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J Am Soc Nephrol. 2018 Sep;29(9):2298-2309. doi: 10.1681/ASN.2018030245. Epub 2018 Jul 26.

Biallelic Expression of Mucin-1 in Autosomal Dominant Tubulointerstitial Kidney Disease: Implications for Nongenetic Disease Recognition.

Author information

1
Department of Nephrology and Hypertension, Friedrich-Alexander-Universität Erlangen-Nürnberg, Erlangen, Germany.
2
Institute of Human Genetics, Friedrich-Alexander-Universität Erlangen-Nürnberg, Erlangen, Germany.
3
Institute of Human Genetics and Center for Molecular Medicine Cologne, University of Cologne, Cologne, Germany.
4
Department of Nephropathology, Institute of Pathology, Friedrich-Alexander-Universität Erlangen-Nürnberg, Erlangen, Germany.
5
Cerrahpaşa Medical Faculty, Department of Medical Biology, Istanbul University, Istanbul, Turkey.
6
Institute for Surgical Pathology, Medical Center-University of Freiburg, Faculty of Medicine, University of Freiburg, Freiburg, Germany.
7
Division of Nephrology, Department of Internal Medicine, University of Leipzig, Leipzig, Germany.
8
Department of Cellular and Molecular Pathology, Deutsches Krebsforschungszentrum Heidelberg, Heidelberg, Germany.

Abstract

BACKGROUND:

Providing the correct diagnosis for patients with tubulointerstitial kidney disease and secondary degenerative disorders, such as hypertension, remains a challenge. The autosomal dominant tubulointerstitial kidney disease (ADTKD) subtype caused by MUC1 mutations (ADTKD-MUC1) is particularly difficult to diagnose, because the mutational hotspot is a complex repeat domain, inaccessible with routine sequencing techniques. Here, we further evaluated SNaPshot minisequencing as a technique for diagnosing ADTKD-MUC1 and assessed immunodetection of the disease-associated mucin 1 frameshift protein (MUC1-fs) as a nongenetic technique.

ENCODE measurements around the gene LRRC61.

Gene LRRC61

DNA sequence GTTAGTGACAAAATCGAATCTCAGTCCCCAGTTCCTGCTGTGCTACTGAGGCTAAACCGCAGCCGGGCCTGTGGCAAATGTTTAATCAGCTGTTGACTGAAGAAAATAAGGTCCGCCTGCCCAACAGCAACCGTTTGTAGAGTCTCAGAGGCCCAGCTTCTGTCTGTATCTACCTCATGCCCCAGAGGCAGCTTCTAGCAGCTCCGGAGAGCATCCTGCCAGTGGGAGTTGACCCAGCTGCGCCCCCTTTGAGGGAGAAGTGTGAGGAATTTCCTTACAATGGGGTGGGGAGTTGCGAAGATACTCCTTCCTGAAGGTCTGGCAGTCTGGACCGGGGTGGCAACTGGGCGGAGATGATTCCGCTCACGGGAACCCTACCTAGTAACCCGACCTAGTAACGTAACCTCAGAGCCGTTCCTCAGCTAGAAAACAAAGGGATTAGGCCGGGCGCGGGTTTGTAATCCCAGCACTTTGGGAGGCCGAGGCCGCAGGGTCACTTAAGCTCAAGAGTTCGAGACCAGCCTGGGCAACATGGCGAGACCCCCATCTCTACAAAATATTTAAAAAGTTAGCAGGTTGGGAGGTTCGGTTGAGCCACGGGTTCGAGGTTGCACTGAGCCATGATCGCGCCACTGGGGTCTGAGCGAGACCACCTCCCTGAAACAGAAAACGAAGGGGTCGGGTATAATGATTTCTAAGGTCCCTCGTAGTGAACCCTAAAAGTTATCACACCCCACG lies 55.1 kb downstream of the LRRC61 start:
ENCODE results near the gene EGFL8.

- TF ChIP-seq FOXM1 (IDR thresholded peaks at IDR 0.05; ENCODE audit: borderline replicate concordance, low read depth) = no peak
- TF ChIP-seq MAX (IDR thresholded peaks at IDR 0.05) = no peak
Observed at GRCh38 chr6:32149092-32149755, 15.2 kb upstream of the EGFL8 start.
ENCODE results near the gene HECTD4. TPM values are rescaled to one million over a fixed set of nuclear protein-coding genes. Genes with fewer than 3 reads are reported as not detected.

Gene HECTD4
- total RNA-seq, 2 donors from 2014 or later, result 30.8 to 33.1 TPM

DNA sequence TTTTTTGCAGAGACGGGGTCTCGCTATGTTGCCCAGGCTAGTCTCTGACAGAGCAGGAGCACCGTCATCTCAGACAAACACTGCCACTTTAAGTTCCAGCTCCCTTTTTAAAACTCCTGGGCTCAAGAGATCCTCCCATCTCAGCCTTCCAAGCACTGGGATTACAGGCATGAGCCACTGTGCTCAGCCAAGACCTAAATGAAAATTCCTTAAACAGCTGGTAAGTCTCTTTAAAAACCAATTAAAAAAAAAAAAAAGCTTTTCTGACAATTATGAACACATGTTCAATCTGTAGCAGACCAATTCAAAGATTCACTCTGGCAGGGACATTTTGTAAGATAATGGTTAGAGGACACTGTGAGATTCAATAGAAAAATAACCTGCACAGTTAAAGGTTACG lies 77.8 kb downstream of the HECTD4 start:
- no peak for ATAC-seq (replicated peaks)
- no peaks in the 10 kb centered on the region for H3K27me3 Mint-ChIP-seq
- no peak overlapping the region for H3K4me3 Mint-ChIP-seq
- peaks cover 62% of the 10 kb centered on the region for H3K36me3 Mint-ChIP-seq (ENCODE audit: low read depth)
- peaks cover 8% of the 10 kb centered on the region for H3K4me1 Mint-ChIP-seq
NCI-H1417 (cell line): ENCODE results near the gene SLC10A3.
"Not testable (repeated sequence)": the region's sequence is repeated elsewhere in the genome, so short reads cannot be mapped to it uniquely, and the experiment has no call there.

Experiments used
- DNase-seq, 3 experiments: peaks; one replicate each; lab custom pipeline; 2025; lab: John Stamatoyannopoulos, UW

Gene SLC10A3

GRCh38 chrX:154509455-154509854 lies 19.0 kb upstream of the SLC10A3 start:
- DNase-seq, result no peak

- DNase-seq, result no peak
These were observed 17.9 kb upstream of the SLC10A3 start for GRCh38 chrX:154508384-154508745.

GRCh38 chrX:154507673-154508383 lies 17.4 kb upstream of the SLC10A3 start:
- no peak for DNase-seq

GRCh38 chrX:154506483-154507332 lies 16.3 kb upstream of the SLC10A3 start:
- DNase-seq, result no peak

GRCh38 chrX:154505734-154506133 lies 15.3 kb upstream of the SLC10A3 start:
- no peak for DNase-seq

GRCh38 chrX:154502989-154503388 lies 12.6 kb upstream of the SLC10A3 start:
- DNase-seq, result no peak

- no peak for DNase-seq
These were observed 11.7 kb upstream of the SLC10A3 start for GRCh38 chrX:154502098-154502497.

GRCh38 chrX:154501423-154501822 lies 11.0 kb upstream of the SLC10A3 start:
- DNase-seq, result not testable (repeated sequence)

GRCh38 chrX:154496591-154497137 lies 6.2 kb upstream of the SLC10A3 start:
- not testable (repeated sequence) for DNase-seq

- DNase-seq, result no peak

METHODS:

We re-evaluated detection of MUC1 mutations by targeted repeat enrichment and SNaPshot minisequencing by haplotype reconstruction via microsatellite analysis in three independent ADTKD-MUC1 families. Additionally, we generated rabbit polyclonal antibodies against MUC1-fs and evaluated immunodetection of wild-type and mutated allele products in human kidney biopsy specimens.

RESULTS:

The detection of MUC1 mutations by SNaPshot minisequencing was robust. Immunostaining with our MUC1-fs antibodies and an MUC1 antibody showed that both proteins are readily detectable in human ADTKD-MUC1 kidneys, with mucin 1 localized to the apical membrane and MUC1-fs abundantly distributed throughout the cytoplasm. Notably, immunohistochemical analysis of MUC1-fs expression in clinical kidney samples facilitated reliable prediction of the disease status of individual patients.

CONCLUSIONS:

Diagnosing ADTKD-MUC1 by molecular genetics is possible, but it is technically demanding and labor intensive. However, immunohistochemistry on kidney biopsy specimens is feasible for nongenetic diagnosis of ADTKD-MUC1 and therefore, a valid method to select families for further diagnostics. Our data are compatible with the hypothesis that specific molecular effects of MUC1-fs underlie the pathogenesis of this disease.

KEYWORDS:

CKD; IF/TA; MCKD; TIN; interstitial nephritis

Comment in

PMID:
30049680
PMCID:
PMC6115663
DOI:
10.1681/ASN.2018030245
[Indexed for MEDLINE]
Free PMC Article

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